and he truly had little or no idea as to the level of responsibility that an Intern was
expected to accept, then I would have expected that those around him at the
workplace would have noticed this and acted decisively.
17.3. Second, who was responsible for monitoring the overall progress of a patient on a
protocol such as the pelvic anticoagulation regime?
The evidence showed that there was a hierarchy of responsibility starting
primarily with the Intern assigned to the patient, then moving to the Registrars,
then ultimately to the responsible Consultant. The difficulty that arose in this case
was that there were three Registrars, and the evidence was that they were
collectively responsible for supervising the Interns. Mr Bonig appeared to adopt
the position that it was not possible to assign responsibility to any one of them for
Dr Hasan’s many errors. Mr Pohl very properly accepted ultimate responsibility
for supervision of patients under his care, however, it must be accepted that it
would not be possible for him to check every action of each intern in relation to
each patient under his care. Unsatisfactory as this is, I am left in the position of
being unable to resolve the matter of whether there was a failure at an operational
level by one or more of the Registrars to adequately supervise Dr Hasan.
The evidence also showed, as Mr Bonig pointed out in his submissions, that there
appear to be at least ten different separate nursing signatures relating to the
administration of Heparin to Mr Murray.
Mr Bonig was referring to the
medication chart, Exhibit C4b, which required that each of the administrations be
separately initialled by two nursing staff. One nurse would initial for drawing the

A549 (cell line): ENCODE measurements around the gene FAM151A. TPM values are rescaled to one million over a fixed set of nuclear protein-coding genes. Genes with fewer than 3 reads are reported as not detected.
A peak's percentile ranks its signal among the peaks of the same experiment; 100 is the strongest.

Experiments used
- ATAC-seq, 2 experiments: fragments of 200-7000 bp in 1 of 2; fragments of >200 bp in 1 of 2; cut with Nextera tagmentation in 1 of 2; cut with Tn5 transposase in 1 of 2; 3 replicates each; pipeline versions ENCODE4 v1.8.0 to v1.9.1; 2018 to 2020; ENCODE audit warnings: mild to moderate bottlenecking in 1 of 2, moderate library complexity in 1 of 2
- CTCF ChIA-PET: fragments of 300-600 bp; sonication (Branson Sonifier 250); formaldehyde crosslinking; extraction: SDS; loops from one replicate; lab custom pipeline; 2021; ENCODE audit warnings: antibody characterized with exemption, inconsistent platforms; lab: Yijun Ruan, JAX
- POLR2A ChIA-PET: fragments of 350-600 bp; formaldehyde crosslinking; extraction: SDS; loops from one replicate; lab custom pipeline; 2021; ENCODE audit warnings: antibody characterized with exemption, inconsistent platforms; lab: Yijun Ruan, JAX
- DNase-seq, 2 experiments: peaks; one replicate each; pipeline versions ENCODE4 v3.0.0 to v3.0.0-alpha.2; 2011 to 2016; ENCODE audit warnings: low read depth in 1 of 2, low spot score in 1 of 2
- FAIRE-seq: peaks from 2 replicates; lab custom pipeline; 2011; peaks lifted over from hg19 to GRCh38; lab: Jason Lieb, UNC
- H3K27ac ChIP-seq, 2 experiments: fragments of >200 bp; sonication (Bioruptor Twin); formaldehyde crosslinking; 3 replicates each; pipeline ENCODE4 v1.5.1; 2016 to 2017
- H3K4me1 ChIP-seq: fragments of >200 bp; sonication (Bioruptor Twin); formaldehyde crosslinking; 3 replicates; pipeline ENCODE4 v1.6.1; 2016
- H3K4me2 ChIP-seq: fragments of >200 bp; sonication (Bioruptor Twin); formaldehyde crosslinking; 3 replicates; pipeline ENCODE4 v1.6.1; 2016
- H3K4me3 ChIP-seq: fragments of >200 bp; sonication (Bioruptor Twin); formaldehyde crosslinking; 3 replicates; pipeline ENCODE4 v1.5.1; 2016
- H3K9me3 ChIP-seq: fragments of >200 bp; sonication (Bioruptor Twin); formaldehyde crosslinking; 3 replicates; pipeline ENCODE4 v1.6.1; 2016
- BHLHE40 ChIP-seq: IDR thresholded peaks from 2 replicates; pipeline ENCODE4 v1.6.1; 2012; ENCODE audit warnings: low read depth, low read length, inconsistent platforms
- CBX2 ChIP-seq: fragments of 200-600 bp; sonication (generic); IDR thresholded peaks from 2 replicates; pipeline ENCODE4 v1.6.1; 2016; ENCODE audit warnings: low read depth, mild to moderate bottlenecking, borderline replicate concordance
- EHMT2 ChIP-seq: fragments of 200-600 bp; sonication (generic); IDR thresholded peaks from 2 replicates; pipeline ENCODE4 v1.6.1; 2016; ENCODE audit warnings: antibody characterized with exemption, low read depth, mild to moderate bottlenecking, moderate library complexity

dose, and the other would initial for checking that the first nurse had drawn the
prescribed dose. None of those nurses observed the errors made by Dr Hasan. I
did not take Mr Bonig to be suggesting that the nursing staff bore responsibility
for Dr Hasan’s errors, nor that they had any obligation to supervise him. His point
was made in the context of a submission to the effect that, although the errors
might seem obvious in hindsight, they may not have been so obvious at the time.
He sought to draw support for this submission from the fact that none of the
nursing staff had raised the alarm.
I do not accept this submission. I do not think that the errors were so obscure that
they could not have been noticed by someone exercising a reasonable level of
initiative, and a sufficient level of interest in the matter to carry out their duties
Mr Bonig asked me to refrain from recommending organisational changes to the
orthopaedic units for the purpose of assigning responsibility for individual interns
to individual registrars. He suggested that there was not sufficient evidence to
make such a recommendation. I responded by observing that, as the evidence
stood at that stage, Professor Dahlenburg had said that the registrars should take
responsibility for the closer supervision by interns of the Heparin regime at an
early stage, while on the other hand, there was the assertion that, there being three
registrars, it was not possible to assign responsibility for the actions of an intern to
a single registrar. I suggested that the matter, if left there, would be adequate to
allow me to make findings, and that others could then look at the findings and
make what they would of them in relation to the question of what, if any action
might be necessary to avoid a repetition of this circumstance in the future. It was
Mr Pohl’s evidence that a failure of this kind by an intern has not happened before
or since Dr Hasan.
The body most likely to be affected by organisational changes designed to more
closely align a registrar with a particular intern for supervision of the intern would
be the Royal Adelaide Hospital. Mr Bonig did not act for the RAH. He indicated
that he had taken instructions from Mr Pohl about the matter, and those
instructions led to the making of the submission.
In my view it can hardly be suggested that the RAH was not aware of these
proceedings. The Hospital’s medical records for Mr Murray had been provided
by the Hospital to the court well before the inquest commenced. It must have
been within the contemplation of the relevant decision makers at the Hospital that
an issue of some significance in this inquest would be the supervision, or lack of
supervision, provided by the registrars over Dr Hasan.
For that reason I am not much moved by Mr Bonig’s concerns on behalf of the
Hospital. However, I do acknowledge that I might have been assisted had the
Hospital presented submissions as to the practicability of methods to improve the